SUMMARY OF THE INVENTION

The present invention aims to provide a method for modulating light of a CCFL and particularly to a method that couples frequency alteration and pulse width modulation to change output voltage and current of the piezoelectric transformer thereby to modulate the luminosity of the CCFL.

The invention employs a resonant frequency control unit to dynamically change the resonant frequency that drives the piezoelectric transformer, namely, through dynamical frequency alteration to change the voltage gain of the piezoelectric transformer thereby to modulate the output voltage and current of the piezoelectric transformer and the luminosity of the CCFL.

Another object of the invention is to provide a power control apparatus to modulate the output voltage and current of the piezoelectric transformer without incurring negative effect to the life span of the piezoelectric transformer.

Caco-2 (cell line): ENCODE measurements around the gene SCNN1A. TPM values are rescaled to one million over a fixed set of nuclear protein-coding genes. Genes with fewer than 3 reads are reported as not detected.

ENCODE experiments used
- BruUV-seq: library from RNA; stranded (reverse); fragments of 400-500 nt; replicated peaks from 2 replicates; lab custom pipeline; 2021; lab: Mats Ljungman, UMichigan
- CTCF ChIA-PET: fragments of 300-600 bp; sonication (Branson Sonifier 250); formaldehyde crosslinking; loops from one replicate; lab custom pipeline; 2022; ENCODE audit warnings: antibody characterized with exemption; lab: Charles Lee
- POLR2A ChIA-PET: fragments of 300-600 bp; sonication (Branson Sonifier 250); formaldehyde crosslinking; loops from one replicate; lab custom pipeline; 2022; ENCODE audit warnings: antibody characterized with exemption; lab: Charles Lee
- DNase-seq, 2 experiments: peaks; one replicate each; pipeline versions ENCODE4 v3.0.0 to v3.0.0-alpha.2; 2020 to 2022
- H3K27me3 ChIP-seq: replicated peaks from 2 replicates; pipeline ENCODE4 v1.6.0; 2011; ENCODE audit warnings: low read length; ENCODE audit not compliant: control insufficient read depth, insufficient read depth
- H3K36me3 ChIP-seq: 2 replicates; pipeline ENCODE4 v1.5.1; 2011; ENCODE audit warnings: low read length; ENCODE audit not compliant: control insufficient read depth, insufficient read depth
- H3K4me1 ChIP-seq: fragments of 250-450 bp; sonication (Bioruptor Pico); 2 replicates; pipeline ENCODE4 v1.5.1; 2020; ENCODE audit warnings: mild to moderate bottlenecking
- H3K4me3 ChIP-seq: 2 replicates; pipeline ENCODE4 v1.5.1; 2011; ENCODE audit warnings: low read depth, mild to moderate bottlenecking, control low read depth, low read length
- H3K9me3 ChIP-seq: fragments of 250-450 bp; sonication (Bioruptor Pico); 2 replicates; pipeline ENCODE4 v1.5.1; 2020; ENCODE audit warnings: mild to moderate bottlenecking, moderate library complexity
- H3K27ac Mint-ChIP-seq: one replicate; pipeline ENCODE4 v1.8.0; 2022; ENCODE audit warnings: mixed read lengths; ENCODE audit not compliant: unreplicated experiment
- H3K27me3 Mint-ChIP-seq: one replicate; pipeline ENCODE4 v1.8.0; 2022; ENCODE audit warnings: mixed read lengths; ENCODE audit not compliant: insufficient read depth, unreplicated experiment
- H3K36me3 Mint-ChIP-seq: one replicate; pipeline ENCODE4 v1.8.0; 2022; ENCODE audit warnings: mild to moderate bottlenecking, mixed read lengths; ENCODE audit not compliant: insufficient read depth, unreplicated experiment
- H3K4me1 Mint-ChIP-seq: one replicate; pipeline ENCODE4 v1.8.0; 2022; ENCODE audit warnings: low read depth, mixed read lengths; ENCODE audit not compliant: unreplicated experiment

The invention further uses a PWM control unit to couple the pulse width modulation control method and the aforesaid dynamic frequency alteration control method to adjust the voltage gain of the piezoelectric transformer through a resonant frequency which has altered frequency but unchanged amplitude and the void ratio approach to change output voltage and current of the piezoelectric transformer. The method according to the invention does not frequently charge the piezoelectric transformer or completely stops charge operation. Compared with the conventional burst mode or pulse width modulation control approaches, the invention can increase the life span of the piezoelectric transformer.